Recently, the name for this piece came to me – “The Tree Outside My Window” as I completed 15 blocks to create this art quilt.
As you will see in the photos below, this piece has FIVE images of trees in it (the post “What’s on the Design Wall: Fabric Surface Design Experimentation” discusses how these trees were created) but “The Trees Outside My Window” did not sound right on my tongue. I believe when naming a piece, it has to sound right to you when you say the name aloud.
After creating fifteen 12.5 inch by 12.5 inch blocks from: 1) 4 inch – 10 inch blocks originally pieced by a friend (“Rescued Blocks”): 2) scraps from my friend; and 3) five printed trees from a surface design workshop, I decided to piece the blocks into 3 columns of 5 blocks each.
Now I am deciding what I want to do next with my design. I am leaning towards putting a strip of solid (or solid like) fabric in between each row and then floating it in the same color as a border. Originally I was going to use a cream batik but it did not look right. Next I thought: “Ah a brown batik with texture would work”, but alas, I only had brown batik scraps in my stash.
Then my fabric stash spoke to me (which is good because I did not want to go out and buy more fabric as I am trying to use my stash)! I spotted the perfect fabric – mono color textured design yardage from my collection of Marcia Derse Riverwoods Collection from Troy Corporation. (At one point I was addicted to this amazing collection and tried to be a sample of all fabrics in this line from The Stitchin’ Post in Central Oregon.)
I am going to leave it a mystery for now which fabric from this beautiful collection I selected for the strips between the three rows and the border. You have to wait until the next post on this piece!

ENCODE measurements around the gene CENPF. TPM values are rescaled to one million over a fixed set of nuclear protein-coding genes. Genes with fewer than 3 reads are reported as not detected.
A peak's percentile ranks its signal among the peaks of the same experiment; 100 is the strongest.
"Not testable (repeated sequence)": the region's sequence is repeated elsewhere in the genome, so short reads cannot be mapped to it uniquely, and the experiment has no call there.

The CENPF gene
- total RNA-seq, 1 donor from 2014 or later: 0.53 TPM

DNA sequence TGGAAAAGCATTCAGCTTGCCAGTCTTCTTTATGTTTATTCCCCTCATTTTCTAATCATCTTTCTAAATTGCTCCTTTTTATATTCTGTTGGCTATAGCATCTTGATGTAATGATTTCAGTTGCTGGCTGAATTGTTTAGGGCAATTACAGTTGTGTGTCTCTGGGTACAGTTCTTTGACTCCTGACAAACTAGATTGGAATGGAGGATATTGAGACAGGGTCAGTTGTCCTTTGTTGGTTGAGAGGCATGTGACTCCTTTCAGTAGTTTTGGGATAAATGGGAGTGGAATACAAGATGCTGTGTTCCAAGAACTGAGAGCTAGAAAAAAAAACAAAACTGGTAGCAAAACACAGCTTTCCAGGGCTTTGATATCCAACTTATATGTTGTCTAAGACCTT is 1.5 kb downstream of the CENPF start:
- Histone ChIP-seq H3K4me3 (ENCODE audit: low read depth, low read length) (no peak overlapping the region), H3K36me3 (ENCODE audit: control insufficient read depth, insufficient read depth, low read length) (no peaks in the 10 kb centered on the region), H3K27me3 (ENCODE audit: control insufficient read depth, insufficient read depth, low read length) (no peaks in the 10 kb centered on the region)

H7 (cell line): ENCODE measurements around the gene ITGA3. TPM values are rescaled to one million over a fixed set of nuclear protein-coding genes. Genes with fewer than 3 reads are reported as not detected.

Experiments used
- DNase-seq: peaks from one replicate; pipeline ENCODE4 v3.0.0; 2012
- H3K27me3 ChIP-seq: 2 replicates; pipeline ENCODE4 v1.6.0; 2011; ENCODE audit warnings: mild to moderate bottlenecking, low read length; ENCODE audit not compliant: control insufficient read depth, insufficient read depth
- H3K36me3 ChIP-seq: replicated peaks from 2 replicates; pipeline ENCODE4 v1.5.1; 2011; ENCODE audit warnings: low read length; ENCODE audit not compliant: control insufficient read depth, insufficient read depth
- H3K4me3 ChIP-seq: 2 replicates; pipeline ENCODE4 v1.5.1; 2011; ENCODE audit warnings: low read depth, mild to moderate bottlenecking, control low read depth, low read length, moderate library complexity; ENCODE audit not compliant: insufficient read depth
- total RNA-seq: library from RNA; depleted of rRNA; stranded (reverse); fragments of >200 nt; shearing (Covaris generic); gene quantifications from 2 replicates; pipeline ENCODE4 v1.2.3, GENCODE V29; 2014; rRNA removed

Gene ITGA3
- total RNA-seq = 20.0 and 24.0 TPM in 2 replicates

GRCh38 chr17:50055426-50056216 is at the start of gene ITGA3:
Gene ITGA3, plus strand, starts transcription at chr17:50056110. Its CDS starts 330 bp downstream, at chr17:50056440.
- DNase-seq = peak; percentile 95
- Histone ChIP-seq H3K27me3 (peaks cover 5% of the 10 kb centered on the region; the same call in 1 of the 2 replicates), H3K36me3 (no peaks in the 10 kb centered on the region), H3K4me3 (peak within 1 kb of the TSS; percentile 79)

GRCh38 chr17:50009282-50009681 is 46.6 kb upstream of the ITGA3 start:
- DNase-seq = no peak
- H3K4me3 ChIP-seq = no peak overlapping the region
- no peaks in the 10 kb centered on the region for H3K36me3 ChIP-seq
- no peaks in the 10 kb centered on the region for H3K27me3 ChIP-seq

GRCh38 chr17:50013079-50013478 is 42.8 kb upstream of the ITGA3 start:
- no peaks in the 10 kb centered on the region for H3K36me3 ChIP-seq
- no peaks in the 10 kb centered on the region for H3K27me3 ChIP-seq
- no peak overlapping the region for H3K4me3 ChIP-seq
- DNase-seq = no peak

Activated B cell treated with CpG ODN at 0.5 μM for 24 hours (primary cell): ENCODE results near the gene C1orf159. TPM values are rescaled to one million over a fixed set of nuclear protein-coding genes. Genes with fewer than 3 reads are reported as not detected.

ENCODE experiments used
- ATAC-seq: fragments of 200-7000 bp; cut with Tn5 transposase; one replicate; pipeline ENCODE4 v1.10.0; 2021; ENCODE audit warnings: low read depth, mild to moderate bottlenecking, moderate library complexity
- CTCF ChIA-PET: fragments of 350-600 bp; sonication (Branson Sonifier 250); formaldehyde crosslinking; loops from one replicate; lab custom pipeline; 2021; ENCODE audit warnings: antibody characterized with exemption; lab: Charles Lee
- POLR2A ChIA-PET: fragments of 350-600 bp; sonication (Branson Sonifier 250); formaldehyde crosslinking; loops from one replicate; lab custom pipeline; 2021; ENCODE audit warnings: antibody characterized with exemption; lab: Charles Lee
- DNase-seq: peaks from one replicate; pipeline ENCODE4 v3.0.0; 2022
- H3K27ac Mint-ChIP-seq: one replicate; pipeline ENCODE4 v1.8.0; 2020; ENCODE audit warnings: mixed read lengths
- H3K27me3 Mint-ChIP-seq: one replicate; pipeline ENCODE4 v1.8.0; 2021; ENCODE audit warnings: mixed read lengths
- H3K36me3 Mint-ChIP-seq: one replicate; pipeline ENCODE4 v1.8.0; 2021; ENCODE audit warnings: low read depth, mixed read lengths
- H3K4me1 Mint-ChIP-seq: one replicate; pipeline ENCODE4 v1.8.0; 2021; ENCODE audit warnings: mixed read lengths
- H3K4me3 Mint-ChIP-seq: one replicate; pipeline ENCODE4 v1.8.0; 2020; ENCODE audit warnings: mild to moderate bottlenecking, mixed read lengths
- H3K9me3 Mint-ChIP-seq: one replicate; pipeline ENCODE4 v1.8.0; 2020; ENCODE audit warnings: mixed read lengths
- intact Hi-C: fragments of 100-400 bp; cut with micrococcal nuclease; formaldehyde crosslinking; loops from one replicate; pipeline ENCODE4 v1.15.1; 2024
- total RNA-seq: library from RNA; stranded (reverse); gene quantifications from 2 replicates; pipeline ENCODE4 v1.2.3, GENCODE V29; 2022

Here are photos from my design wall to include some close-ups:
Finally, I finished binding all 5 quilts back from the long-arm quilter! I have listed 4 of them for sale on the tierneycreates Etsy shop.
I still need to master photographing quilts as they are much prettier in person than my photos seem to reveal.
Designed by Tierney Hogan, pieced by Terry Hogan, quilted by Betty Anne Guadalupe
Designed and pieced by Terry Hogan, quilted by Betty Anne Guadalupe
Designed by Tierney Hogan, pieced by Terry Hogan, quilted by Betty Anne Guadalupe
Designed and pieced by Terry and Tierney Hogan, quilted by Betty Anne Guadalupe
The 5th one, the “Ugly Sunflower Fabric Quilt” I wavered on and was going to keep, then was going to sell on Etsy, and now I am completely undecided.
I might just hold onto it until the Sisters Outdoor Quilt Show entry time next year to decide.
Perhaps I will put the sunflower quilt in the Sisters Outdoor Quilt Show as I am guessing bed size quilts are easier to sell at the show than lap size quilts (of the 5 quilts I had in the 2015 Sisters Outdoor Show, only the bed size quilt sold).
The plan is for next year’s Sisters Outdoor Quilt Show, I put in 5 quilts again and Terry “The Quilting Husband” put in 5 of his quilts!
Interesting combinations of words, huh? One sounds positive (Progress) and the other sounds, well…fearful (Fear)!
Actually the title is about two positive things!